“For this Path of Love, so smooth at first account, but soon we saw how troubles pile, perplexities mount. Cupbearer ho, we pray relieve our soul, give us Wine for pity’s sake, pass round that bowl!” – Hafez

                                                                                                                                 ©Michael Kovitz 2023





[1] For the full explanation and elucidation of the three worlds, please see the book, God Speaks, by Meher Baba

[2] I added this parenthesis as an attempt to make clear this sentence in the translation. Still, there remain more questions regarding the significance of these state…

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Monday, January 23, 2023

Carlito and the Church of El Santuario


About an hour’s drive from Santa Fe, New Mexico, in the Sangre de Cristo Mountains, in the little village called El Potrero, stands the church called El Santuario de Chimayo (originally named Tsi Mayoh by the Tewa Indians). Renowned for its reputation as a healing church, the Catholic Church considers it one of its ten most important pilgrimage centers in the United States.

Edna Lena and I first visited that church about six years ago—before Covid, before Trump, before the country and the world was becoming aware of the horrendous contradictions and divisions that were surfacing from the depths of its collective consciousness. That said, even then, the enormous suffering of the planet was obvious to anyone who had the courage to look.

El Santuario was not difficult to find, even for the directionally challenged like Edna and me. Everyone in the town knew where it was, and everyone was happy to give us directions. We parked our car on the side of the road and followed the sign to a little lane that led to church. For me, there was a sense of being on sacred ground and a feeling very reminiscent of rural India. There was also a sense that I’ve consistently experienced at sacred sites, of not quite being in my physical body. Along the way were a few very modest looking stalls and stands and simple domiciles.

The first stall we encountered belonged to Carlito. Carlito looked to be a man in his fifties, full of life and energy—and a real zest for selling his hot pepper powders that he arrayed on a wooden table before us. If memory serves me correctly, I believe he said that he was a descendant of Don Bernardo Abeyta, who two hundred years before was told in a vision that the ground under his plow had healing powers. 

“Take this in your mouth but don’t swallow it,” he instructed us as he broke open a pistachio nut with his fingers and handed their fruits to Edna Lena and then to me. Then, with the empty broken shells he scooped up one of his chili powders and handed it to us saying, “Take this in your mouth and chew it with the pistachio, and then swallow it.”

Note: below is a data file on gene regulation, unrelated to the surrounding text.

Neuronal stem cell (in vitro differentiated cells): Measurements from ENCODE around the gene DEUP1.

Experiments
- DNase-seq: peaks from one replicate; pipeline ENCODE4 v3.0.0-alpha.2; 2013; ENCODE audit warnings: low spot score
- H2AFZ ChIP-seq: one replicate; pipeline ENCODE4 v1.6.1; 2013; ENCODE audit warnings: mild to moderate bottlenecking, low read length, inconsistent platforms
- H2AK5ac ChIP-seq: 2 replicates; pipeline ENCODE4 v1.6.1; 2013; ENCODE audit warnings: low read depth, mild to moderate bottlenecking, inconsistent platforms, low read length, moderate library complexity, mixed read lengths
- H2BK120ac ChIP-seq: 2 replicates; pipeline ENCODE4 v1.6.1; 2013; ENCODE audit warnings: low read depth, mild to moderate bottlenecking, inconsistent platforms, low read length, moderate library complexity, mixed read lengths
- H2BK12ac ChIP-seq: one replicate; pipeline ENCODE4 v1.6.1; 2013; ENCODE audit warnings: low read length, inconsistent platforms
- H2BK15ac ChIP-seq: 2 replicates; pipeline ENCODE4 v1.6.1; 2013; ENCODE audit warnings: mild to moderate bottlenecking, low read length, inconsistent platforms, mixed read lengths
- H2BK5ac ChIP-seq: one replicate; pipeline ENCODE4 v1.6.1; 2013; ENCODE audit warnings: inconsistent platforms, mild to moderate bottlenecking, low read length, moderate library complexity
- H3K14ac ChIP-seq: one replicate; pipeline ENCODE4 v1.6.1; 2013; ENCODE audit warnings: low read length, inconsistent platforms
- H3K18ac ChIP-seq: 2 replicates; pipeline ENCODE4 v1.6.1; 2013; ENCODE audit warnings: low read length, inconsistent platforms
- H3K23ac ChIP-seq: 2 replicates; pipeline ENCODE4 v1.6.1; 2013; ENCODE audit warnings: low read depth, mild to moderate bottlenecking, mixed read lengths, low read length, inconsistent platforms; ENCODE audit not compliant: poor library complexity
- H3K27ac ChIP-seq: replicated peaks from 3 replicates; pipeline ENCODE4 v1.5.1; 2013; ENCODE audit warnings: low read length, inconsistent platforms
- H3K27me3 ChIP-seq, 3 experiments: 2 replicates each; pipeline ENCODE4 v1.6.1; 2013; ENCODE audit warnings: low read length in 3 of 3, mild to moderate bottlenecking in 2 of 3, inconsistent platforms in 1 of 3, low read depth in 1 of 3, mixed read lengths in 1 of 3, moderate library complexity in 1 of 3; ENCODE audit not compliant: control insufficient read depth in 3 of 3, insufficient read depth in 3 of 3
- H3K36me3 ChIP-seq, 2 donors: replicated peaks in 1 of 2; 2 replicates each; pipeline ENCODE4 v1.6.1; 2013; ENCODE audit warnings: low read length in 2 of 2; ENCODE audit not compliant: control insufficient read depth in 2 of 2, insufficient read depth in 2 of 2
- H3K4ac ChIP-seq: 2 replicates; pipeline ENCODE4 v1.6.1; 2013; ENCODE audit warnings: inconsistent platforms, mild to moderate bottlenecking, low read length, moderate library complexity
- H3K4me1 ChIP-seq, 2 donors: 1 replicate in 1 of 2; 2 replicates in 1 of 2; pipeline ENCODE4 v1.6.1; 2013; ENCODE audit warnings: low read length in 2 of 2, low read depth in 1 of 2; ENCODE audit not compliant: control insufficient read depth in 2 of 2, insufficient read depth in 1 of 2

We did as he instructed. It was delicious, the heat and bitterness of the chiles was perfectly balanced and enhanced by the sweetness and the saltiness of the nut. There were at least five different kinds of chilis and chili mixes on the table. We repeated the process with each one and ended up buying almost all of them, which we later brought home and enjoyed for over a year.

Carlito was also an artist, a painter of mystical religious paintings. He invited us to view some of his works in a series of rooms that adjoined his pepper stand. A few of the subjects I can remember were the church, Catholic saints, and nature. Some of the paintings were rather large and most were displayed in heavy rustic wooden frames. If you asked him, Carlito would tell you about the paintings. The inspiration for most came from his dreams and there was an unmistakable otherworldliness about them.

When we took leave of Carlito and his paintings, we walked a few steps down the road to the broad paved plaza of El Santuario. To our right were a few church buildings and a gift shop, while to our left, just adjacent to the church, was a patio with benches and flowers and shrubs.

From the outside, the church building looked simple and modest. It was a weekday afternoon and there were not more than a few people inside the church. We sat down on one of the old wooden pew benches. Surrounding us on all sides were murals and statues of various Catholic saints and Jesus Christ. The feeling was somber, but there was a lightness too. I closed my eyes and began inwardly taking Meher Baba’s name.